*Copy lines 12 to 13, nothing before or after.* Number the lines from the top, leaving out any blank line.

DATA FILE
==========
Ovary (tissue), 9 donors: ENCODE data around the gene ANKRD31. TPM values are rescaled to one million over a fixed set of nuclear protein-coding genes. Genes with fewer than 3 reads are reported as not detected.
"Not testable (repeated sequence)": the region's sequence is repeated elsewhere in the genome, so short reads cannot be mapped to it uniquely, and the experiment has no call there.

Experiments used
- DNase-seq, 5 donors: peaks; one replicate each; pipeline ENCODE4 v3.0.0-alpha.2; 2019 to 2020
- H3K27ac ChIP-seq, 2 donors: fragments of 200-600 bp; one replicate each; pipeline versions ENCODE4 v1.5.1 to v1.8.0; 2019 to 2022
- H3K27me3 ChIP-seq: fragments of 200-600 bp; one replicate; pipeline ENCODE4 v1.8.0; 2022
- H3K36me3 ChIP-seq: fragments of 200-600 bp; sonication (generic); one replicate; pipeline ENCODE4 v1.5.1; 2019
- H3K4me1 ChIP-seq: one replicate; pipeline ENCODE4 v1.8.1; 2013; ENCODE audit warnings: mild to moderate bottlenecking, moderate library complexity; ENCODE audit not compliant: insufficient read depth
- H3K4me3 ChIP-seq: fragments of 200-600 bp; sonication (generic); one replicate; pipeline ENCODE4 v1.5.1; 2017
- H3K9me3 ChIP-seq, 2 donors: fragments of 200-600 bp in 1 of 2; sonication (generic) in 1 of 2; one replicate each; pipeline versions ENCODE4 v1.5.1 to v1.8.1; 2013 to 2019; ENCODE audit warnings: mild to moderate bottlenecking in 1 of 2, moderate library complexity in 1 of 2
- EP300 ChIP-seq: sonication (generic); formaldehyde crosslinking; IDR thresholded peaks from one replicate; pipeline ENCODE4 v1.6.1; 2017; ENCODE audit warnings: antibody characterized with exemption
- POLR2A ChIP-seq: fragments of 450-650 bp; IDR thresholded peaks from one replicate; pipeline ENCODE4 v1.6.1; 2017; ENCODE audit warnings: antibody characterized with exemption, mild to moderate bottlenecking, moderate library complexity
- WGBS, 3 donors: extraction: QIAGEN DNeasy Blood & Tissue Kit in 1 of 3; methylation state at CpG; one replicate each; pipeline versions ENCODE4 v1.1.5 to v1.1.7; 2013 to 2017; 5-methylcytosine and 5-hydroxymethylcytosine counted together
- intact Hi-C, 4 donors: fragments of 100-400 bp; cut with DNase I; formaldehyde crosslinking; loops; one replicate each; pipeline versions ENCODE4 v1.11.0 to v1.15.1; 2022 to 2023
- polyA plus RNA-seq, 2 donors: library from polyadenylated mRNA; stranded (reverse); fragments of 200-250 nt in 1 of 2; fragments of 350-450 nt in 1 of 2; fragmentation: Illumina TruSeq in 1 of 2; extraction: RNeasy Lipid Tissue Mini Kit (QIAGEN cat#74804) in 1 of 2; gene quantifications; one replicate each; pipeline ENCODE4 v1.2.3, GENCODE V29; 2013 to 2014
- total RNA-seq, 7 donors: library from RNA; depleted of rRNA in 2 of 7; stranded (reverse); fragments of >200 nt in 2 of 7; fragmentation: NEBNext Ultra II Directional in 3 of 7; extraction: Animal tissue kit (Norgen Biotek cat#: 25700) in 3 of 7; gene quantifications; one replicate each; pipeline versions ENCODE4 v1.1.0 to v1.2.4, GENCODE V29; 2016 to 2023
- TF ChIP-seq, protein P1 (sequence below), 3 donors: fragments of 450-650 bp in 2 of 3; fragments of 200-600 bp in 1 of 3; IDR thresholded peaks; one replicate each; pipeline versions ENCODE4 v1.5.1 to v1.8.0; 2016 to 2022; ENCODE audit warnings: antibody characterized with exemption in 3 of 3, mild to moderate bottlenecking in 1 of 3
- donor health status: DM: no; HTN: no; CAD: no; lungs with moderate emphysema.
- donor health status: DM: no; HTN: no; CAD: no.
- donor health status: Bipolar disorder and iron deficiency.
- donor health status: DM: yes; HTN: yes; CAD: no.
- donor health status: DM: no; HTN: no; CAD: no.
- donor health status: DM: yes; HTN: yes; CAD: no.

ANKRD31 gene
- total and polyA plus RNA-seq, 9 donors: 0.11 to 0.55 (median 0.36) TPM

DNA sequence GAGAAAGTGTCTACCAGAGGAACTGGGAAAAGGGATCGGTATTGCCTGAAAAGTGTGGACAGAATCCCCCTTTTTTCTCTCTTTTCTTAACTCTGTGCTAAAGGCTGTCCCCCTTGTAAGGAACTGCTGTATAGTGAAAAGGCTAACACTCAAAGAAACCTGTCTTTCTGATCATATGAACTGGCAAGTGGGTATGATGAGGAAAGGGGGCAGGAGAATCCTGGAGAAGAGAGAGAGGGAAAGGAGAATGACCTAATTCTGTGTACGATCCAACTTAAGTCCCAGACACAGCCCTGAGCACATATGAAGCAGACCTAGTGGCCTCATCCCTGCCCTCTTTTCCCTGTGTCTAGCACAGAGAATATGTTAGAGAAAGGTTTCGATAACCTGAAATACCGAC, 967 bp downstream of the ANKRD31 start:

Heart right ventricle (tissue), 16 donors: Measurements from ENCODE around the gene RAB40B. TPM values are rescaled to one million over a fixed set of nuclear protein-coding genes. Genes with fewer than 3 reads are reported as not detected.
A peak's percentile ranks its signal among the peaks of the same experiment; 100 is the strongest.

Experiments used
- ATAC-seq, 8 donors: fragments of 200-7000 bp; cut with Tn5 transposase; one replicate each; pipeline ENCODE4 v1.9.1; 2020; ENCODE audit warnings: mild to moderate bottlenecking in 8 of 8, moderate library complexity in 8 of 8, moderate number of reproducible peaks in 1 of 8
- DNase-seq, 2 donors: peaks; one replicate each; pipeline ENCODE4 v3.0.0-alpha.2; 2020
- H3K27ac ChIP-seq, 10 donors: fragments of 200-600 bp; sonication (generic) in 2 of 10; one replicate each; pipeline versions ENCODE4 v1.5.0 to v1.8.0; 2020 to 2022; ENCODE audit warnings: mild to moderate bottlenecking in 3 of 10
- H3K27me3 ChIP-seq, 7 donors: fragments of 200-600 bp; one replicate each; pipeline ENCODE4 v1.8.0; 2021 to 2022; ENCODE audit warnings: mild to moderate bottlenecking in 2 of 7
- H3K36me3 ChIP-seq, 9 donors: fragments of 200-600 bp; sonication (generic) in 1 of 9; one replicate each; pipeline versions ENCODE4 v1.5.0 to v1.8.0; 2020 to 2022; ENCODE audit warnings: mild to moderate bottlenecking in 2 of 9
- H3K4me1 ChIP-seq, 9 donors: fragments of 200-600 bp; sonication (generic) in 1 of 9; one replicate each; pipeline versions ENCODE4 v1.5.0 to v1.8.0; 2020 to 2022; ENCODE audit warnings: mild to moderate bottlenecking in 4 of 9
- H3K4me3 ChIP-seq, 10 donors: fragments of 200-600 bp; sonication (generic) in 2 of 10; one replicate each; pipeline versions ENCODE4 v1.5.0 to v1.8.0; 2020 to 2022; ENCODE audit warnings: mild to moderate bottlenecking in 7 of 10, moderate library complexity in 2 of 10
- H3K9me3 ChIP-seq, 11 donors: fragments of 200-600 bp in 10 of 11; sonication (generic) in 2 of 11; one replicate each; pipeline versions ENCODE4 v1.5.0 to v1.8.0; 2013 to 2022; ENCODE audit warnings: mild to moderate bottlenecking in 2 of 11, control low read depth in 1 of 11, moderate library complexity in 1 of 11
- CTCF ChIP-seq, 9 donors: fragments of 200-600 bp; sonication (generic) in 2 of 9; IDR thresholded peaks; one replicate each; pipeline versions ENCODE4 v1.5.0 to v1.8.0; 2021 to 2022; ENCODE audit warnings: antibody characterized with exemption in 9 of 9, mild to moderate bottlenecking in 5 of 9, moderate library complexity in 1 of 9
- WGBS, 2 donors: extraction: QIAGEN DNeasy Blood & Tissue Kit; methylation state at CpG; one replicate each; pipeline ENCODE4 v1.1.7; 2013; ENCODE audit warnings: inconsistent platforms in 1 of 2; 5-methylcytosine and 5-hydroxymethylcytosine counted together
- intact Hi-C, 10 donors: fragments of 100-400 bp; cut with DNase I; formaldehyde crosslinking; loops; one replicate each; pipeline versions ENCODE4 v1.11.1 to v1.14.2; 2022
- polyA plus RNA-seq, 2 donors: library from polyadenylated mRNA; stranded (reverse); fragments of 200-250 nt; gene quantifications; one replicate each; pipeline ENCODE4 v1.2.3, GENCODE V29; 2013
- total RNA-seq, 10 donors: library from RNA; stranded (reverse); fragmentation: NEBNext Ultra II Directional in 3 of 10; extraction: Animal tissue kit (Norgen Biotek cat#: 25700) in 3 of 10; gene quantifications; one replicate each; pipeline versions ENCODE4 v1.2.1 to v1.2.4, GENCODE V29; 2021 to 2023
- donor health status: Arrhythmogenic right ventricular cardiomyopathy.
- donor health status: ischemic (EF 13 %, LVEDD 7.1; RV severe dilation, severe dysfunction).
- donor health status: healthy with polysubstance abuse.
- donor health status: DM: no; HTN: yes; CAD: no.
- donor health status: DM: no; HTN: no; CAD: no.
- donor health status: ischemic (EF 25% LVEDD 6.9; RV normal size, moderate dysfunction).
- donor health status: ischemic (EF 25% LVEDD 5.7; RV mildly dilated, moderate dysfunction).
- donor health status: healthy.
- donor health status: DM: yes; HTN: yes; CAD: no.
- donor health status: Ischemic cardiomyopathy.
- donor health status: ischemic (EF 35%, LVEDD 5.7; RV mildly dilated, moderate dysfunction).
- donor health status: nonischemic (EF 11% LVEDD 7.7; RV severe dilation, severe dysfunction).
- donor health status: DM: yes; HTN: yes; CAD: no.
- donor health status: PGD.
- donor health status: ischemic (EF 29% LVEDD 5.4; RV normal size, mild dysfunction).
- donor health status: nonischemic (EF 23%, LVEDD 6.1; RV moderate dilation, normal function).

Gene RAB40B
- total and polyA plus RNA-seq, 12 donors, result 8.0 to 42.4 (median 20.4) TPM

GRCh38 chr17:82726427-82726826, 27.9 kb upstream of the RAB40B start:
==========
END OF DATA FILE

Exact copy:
- POLR2A ChIP-seq: fragments of 450-650 bp; IDR thresholded peaks from one replicate; pipeline ENCODE4 v1.6.1; 2017; ENCODE audit warnings: antibody characterized with exemption, mild to moderate bottlenecking, moderate library complexity
- WGBS, 3 donors: extraction: QIAGEN DNeasy Blood & Tissue Kit in 1 of 3; methylation state at CpG; one replicate each; pipeline versions ENCODE4 v1.1.5 to v1.1.7; 2013 to 2017; 5-methylcytosine and 5-hydroxymethylcytosine counted together